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Published: 2005/02/04
by Brian Ferdman

New Birth Family – New Birth Brass Brand

Valley Entertainment 15193
The city of New Orleans and brass band music go together like peanut butter and jelly, and it’s hard to envision the Crescent City without its signature "second line" sound. Most of the brass bands of today can be traced back to Harold "Duke" Dejan’s Olympia Brass Band, which was the New Orleans brass band in the early 1950s. Dejan’s influence was spread far and wide, and by 1965, his friend and former colleague, Danny Barker, was teaming with Leroy Jones to form a children’s group called the Fairview Baptist Church Marching Band. Suddenly, there was a challenge to Dejan’s throne and interest in brass band music began to grow. Over the next couple of years, Jones formed the Hurricane Brass Band and the Tornado Brass Band, which eventually yielded ReBirth, Dirty Dozen, Soul Rebels, and New Birth Brass Bands. By the 1970s, the genre had grown to include elements of funk, soul, and modern jazz, and a full scale revival was in place.
New Birth Brass Band’s New Birth Family is an aptly titled album that serves as a bit of a family reunion for a band that stretches back nearly 20 years. A wide age gap is present as senior member Darryl Adams and his alto saxophone reach back all the way to the Hurricane Brass Band, while Troy ‘Trombone Shorty’ Andrews, manning a trumpet on this release, just recently graduated from high school. Founding members Cayetano ‘Tanio’ Hingle (bass drum) and Kerry ‘Fatman’ Hunter (snare drum) combine to create a formidable rhythm section that resides deep in the hip-shaking second line tradition. Nowhere is this more apparent than on the raucous throwdown of ‘I Got a Woman.’ Ray Charles’ classic is painted with glistening trumpets, rim-shots, and buttery vocals in the unmistakable New Orleans style.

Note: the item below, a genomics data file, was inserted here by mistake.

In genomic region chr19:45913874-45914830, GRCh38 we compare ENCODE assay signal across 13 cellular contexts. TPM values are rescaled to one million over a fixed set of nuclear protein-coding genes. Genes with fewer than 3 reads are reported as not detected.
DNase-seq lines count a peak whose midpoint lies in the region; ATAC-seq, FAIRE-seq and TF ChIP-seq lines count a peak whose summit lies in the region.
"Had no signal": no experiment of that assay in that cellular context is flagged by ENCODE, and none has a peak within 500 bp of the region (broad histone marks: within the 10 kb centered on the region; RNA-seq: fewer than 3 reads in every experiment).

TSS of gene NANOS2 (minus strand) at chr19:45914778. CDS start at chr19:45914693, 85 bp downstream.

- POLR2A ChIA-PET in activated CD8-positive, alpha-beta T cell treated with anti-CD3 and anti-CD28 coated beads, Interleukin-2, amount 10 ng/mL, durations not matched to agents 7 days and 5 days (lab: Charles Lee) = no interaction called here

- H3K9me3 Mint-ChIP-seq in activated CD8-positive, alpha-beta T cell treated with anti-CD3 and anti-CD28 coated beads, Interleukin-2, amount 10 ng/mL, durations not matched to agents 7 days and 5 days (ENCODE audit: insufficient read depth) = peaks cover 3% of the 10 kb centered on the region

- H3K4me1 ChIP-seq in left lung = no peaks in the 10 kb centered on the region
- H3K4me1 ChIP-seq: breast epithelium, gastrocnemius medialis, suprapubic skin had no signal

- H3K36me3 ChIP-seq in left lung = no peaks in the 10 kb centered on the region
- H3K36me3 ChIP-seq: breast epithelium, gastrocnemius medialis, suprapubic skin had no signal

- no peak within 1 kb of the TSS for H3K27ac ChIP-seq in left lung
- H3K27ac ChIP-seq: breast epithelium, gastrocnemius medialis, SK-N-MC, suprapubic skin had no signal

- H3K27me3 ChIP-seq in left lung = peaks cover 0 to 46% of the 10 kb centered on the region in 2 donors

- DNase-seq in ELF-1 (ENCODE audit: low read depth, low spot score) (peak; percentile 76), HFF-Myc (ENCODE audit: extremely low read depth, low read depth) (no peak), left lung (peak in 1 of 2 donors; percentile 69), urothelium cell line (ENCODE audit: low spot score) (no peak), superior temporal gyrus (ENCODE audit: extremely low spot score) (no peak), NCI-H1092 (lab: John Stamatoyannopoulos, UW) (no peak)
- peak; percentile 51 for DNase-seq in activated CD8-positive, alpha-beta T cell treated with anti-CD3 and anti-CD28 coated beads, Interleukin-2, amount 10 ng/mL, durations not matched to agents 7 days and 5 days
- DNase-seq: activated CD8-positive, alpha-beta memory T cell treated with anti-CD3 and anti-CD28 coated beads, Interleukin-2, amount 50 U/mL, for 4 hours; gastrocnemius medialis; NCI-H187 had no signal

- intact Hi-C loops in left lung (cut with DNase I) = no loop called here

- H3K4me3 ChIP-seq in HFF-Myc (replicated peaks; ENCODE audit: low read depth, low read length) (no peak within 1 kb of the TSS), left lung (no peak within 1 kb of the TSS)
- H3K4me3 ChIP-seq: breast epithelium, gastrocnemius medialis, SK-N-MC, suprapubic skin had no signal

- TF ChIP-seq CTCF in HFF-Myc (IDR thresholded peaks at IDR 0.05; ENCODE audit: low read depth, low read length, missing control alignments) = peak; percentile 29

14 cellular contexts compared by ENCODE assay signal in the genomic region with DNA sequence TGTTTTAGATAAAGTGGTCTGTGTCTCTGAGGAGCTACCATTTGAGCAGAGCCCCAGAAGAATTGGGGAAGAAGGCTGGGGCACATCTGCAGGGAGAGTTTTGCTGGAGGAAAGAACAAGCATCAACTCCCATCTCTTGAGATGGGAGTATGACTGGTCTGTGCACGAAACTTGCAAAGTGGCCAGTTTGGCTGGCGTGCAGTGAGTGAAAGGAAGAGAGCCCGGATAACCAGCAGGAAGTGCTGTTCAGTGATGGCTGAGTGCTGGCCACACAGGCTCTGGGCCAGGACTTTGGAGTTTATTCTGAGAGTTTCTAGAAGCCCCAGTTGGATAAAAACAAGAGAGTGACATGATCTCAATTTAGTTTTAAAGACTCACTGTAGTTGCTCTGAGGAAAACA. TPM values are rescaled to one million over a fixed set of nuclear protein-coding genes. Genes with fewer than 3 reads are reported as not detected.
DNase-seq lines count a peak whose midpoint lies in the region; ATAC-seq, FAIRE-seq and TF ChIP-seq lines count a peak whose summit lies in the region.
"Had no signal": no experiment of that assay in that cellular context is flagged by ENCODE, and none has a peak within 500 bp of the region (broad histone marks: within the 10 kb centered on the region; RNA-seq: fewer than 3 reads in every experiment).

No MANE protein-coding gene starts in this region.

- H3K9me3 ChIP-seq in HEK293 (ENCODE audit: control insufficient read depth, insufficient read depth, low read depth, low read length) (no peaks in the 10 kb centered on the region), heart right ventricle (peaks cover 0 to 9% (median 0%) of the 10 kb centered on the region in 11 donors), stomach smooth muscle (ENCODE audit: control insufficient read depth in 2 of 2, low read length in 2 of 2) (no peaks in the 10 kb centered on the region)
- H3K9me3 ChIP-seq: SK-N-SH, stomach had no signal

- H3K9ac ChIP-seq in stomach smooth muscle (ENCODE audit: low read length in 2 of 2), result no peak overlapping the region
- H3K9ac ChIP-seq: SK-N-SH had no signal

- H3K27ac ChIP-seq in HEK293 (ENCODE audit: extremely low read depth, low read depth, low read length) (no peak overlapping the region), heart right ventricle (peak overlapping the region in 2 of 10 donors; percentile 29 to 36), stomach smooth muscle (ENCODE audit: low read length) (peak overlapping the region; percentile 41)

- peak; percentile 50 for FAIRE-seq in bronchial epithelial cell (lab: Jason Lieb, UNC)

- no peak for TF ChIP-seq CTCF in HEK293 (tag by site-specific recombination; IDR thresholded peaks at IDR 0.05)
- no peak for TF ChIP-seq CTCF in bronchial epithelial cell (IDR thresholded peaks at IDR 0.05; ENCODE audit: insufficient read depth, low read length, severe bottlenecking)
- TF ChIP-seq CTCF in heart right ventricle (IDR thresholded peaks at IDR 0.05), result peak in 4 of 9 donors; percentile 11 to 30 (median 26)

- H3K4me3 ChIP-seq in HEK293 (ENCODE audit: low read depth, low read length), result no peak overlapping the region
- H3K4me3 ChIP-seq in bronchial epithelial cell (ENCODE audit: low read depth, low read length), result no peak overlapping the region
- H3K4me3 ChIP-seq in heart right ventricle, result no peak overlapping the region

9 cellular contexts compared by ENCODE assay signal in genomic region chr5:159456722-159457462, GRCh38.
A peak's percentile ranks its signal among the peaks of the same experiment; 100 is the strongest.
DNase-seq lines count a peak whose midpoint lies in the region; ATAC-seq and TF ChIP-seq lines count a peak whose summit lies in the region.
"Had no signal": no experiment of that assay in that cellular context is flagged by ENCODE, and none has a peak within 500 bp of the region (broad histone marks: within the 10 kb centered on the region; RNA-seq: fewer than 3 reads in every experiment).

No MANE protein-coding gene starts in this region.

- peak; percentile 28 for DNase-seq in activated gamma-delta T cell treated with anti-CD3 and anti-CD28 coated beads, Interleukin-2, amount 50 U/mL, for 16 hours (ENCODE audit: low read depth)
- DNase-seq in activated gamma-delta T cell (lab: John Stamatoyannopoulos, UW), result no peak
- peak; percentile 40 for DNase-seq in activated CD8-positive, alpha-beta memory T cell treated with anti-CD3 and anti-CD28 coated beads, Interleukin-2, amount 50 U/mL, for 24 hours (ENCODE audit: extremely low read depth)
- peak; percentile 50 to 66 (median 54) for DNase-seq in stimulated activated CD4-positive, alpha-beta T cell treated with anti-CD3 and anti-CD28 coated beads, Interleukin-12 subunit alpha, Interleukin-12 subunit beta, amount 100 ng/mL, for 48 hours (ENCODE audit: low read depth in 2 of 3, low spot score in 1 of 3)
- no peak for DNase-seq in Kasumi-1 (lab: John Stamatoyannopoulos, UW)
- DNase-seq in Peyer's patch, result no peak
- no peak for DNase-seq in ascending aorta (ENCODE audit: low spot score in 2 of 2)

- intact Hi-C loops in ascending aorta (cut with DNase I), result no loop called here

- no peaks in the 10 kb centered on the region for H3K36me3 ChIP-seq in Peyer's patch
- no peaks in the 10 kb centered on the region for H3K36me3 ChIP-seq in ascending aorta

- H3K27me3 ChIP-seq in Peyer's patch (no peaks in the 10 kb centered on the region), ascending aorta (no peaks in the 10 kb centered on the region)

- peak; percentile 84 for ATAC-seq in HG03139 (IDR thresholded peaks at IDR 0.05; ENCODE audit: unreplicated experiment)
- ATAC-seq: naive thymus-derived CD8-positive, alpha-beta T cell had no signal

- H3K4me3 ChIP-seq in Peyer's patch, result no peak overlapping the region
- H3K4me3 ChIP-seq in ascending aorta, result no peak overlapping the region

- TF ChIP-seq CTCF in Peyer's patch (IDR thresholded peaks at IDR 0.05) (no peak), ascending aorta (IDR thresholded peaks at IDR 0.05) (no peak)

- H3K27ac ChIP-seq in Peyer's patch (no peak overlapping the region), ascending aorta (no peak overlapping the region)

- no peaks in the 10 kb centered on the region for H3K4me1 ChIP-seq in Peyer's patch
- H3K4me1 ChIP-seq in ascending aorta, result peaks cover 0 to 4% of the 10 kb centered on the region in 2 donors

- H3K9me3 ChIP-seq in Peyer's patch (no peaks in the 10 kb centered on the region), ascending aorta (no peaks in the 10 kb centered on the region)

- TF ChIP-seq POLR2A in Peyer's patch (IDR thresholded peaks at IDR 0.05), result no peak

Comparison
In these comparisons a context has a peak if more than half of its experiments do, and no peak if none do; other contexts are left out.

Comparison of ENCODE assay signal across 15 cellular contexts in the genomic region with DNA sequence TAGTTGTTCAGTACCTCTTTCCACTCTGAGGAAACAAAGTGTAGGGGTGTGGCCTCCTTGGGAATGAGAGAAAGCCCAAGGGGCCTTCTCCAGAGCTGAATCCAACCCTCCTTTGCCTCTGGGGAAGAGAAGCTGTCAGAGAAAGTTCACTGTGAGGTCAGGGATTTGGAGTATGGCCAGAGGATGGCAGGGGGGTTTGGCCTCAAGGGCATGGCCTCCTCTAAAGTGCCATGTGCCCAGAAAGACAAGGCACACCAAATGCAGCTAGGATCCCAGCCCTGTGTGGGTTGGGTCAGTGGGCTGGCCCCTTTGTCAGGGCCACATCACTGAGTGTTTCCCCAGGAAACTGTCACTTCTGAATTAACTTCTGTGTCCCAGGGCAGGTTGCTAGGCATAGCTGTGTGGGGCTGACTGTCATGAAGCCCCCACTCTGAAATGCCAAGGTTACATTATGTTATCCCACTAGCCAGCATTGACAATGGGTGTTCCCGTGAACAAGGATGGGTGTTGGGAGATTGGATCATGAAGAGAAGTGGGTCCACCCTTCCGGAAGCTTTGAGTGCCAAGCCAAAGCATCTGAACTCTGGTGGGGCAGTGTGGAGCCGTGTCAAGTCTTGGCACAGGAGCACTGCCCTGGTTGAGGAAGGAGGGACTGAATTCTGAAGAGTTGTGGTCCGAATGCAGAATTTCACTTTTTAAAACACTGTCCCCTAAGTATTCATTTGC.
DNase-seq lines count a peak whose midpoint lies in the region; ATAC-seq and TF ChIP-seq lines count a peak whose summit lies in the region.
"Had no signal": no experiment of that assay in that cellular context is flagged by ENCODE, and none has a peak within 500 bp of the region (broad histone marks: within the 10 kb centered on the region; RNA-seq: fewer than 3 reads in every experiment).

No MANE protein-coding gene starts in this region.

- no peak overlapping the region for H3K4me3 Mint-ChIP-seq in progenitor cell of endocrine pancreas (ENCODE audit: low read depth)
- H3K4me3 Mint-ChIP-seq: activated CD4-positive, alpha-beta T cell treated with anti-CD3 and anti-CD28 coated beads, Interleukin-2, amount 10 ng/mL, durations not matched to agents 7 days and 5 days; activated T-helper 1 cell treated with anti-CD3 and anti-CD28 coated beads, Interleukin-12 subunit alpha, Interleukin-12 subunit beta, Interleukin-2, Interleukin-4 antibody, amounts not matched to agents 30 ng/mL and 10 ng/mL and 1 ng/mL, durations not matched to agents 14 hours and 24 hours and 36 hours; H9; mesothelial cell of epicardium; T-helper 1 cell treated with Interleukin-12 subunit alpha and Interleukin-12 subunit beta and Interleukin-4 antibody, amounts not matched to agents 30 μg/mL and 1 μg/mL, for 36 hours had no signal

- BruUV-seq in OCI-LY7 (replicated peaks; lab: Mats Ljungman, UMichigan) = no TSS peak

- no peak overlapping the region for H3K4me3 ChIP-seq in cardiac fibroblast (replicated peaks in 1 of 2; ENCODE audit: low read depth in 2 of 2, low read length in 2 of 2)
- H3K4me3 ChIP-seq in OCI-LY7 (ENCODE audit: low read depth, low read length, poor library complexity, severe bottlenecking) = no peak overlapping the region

Dedicated to the memory of Anthony "Tuba Fats" Lacen, "Gloryland" is a jubilant celebration filled with cascading horns, and "Old Time Religion" takes advantage of Glen David Andrews’ bold, throaty vocals to continue the retro vibe. While New Birth has the classic jazz funeral sound down pat, producer George Porter Jr. also sends them into new and engaging directions. Fiery originals, such as the swinging "Fat Boy," the sultry "Project Love," and the bopping "Hush Your Mouth," rely upon the band’s love of pulsating rhythms punctuated by massive blasts from the horn section. This new wave of tunes resides somewhere between funk, samba, and swing, and by the time New Birth completes the album-closing 12-minute rundown on "Cell Block Nine," Porter has taken them through a diverse spectrum of musical genres and melded them into a sound that bridges the gap between old and new.

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